The Respondent replied by pointing out that D1 makes no mention of the problems of compensating for wear and extending the life of the piston, other than requiring that the sealing band should be made of wear resistant material. It is not possible for metal to solidify in the V-shaped groove beneath the sealing band and consequently no compensation for wear of the band occurs. Any metal solidifying in the V-shaped groove would be removed together with the biscuit after each casting cycle. Figure 3 of D1 shows an inner groove (103) that also accommodates part of the sealing band, but since liquid metal cannot reach this groove, it cannot be considered as a groove (15) in the sense of the disputed patent.
Reasons for the Decision
1. The appeal is admissible.
2. Late-Filed Documents
2.1 The granted patent was opposed for lack of novelty or inventive step with respect to the die-casting piston shown in Figures 3 and 6 of D1. In response to the opposition, the Patent Proprietor argued that this embodiment does not allow molten metal to flow under the sealing band, which means that any metal that has solidified in front of the sealing band is removed together with the biscuit. According to the invention, on the other hand, an annular ring of solidified metal under the sealing band remains after the biscuit has been extracted. The provisional opinion of the Opposition Division concurred with this view. As a reaction to this argument, the Opponent (now the Appellant) filed documents D2 and D3.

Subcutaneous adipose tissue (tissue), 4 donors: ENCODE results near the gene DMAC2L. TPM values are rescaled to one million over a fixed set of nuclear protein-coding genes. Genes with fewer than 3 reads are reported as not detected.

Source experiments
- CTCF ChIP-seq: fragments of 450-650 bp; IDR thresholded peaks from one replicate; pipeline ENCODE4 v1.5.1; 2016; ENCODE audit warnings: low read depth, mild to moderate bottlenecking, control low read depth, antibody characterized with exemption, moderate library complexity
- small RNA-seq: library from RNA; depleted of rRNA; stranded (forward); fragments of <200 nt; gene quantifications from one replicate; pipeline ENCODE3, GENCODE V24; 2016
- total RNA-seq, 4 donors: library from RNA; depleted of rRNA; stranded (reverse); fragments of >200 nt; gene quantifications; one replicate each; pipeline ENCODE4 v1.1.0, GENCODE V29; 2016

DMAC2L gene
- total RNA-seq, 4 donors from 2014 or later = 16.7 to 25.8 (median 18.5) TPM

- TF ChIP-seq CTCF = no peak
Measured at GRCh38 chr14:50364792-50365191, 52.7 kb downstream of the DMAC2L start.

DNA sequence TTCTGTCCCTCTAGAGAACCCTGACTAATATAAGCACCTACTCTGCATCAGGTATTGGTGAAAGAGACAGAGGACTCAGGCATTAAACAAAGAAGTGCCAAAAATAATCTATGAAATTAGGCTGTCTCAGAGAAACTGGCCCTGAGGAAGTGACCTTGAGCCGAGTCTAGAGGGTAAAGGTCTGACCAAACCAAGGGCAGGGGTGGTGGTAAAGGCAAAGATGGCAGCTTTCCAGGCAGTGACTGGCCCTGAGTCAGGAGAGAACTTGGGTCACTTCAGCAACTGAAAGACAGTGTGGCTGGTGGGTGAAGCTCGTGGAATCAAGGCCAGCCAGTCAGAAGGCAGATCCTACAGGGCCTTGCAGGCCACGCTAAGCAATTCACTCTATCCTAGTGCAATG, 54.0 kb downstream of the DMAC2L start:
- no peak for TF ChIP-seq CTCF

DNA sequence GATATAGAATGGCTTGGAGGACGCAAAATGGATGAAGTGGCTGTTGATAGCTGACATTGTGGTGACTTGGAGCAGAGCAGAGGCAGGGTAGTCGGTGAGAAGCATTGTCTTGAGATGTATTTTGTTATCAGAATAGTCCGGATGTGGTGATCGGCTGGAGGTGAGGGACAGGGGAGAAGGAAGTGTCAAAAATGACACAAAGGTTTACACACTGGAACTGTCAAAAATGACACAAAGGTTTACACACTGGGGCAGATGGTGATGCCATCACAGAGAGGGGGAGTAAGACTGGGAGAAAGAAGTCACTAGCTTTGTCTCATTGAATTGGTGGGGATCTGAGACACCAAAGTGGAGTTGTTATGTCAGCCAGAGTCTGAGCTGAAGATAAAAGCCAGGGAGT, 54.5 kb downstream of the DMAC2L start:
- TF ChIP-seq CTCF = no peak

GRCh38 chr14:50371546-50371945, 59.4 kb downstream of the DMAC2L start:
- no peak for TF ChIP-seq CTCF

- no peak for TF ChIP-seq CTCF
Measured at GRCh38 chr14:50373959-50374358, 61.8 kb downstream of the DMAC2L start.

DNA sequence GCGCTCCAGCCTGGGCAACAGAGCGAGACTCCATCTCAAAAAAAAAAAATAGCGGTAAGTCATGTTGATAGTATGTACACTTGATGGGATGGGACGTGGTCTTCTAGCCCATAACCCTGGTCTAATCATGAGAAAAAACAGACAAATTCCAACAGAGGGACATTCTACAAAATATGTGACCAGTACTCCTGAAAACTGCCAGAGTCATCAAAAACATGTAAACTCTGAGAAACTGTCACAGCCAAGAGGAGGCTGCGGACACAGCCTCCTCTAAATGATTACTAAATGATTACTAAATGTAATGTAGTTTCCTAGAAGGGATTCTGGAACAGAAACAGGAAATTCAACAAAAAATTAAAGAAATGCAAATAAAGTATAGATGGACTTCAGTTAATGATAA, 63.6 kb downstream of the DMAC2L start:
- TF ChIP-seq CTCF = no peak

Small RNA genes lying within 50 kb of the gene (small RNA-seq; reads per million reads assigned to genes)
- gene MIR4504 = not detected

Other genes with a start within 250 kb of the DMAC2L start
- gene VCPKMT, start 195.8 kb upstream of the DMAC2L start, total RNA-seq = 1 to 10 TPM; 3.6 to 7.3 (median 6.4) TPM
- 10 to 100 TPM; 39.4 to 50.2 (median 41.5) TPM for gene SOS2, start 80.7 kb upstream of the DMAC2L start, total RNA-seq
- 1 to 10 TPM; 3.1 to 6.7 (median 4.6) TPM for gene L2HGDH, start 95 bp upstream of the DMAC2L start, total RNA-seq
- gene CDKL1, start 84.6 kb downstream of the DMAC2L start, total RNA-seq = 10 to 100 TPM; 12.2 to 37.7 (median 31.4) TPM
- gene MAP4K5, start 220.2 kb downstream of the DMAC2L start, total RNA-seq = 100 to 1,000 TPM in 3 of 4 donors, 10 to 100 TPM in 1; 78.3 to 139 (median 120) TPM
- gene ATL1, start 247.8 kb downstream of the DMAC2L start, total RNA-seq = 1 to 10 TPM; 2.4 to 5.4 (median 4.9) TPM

2.2 Document D2:
The Appellant argues for the introduction of D2 on the basis that, unlike D1, it shows sealing bands mounted in grooves to the rear of the piston head. The Opposition Division was of the view that D1 already showed a sealing band mounted in a groove to the rear of the piston head, so D2 was no more relevant than the existing prior art. The Opposition Division thus exercised its discretion under Article 114(2) EPC not to admit D2 into the opposition proceedings. In addition, both parties agree that sealing bands mounted in grooves are well known in the art and form part of the general knowledge of the skilled person. For these reasons D2 is also not admitted into the appeal proceedings.
2.3 Document D3:
Figure 6 of D3 shows an embodiment in which liquid metal enters a gap between the sealing ring and the piston. Since D3 was filed in response to the views aired by the patent proprietor and the opposition division, and it shows a potentially very important feature that is not disclosed in D1, it is appropriate to admit this document into the proceedings.
3. Inventive Step (Article 56 EPC)
3.1 D3 discloses a piston for pushing liquid metal out of a cylinder in a die-casting machine. A ring or band (108) creates a seal between the piston and the cylinder, and is located on the piston by means of a groove (106) on its inner surface which engages an annular projection (104) on the piston. D3 states that the sealing band is of the type disclosed in D1 (see D3, column 2, lines 3 to 6).
Forward of annular projection (104) there is a second, smaller annular projection (114) on the piston, and the space between these two projections forms an undercut (112). The inner surface of the sealing band (108) is distanced from projection (114), so that an annular gap is formed between the sealing band (108) and the piston. During the casting process liquid metal flows through the annular gap and into the undercut (112) where it subsequently solidifies (D3, column 3, lines 55 to 64).
3.2 The purpose of the solidified metal in the undercut (112) is to force the sealing band (108) outwards and thereby enhance the sealing effect (D3, column 2, lines 13 to 18).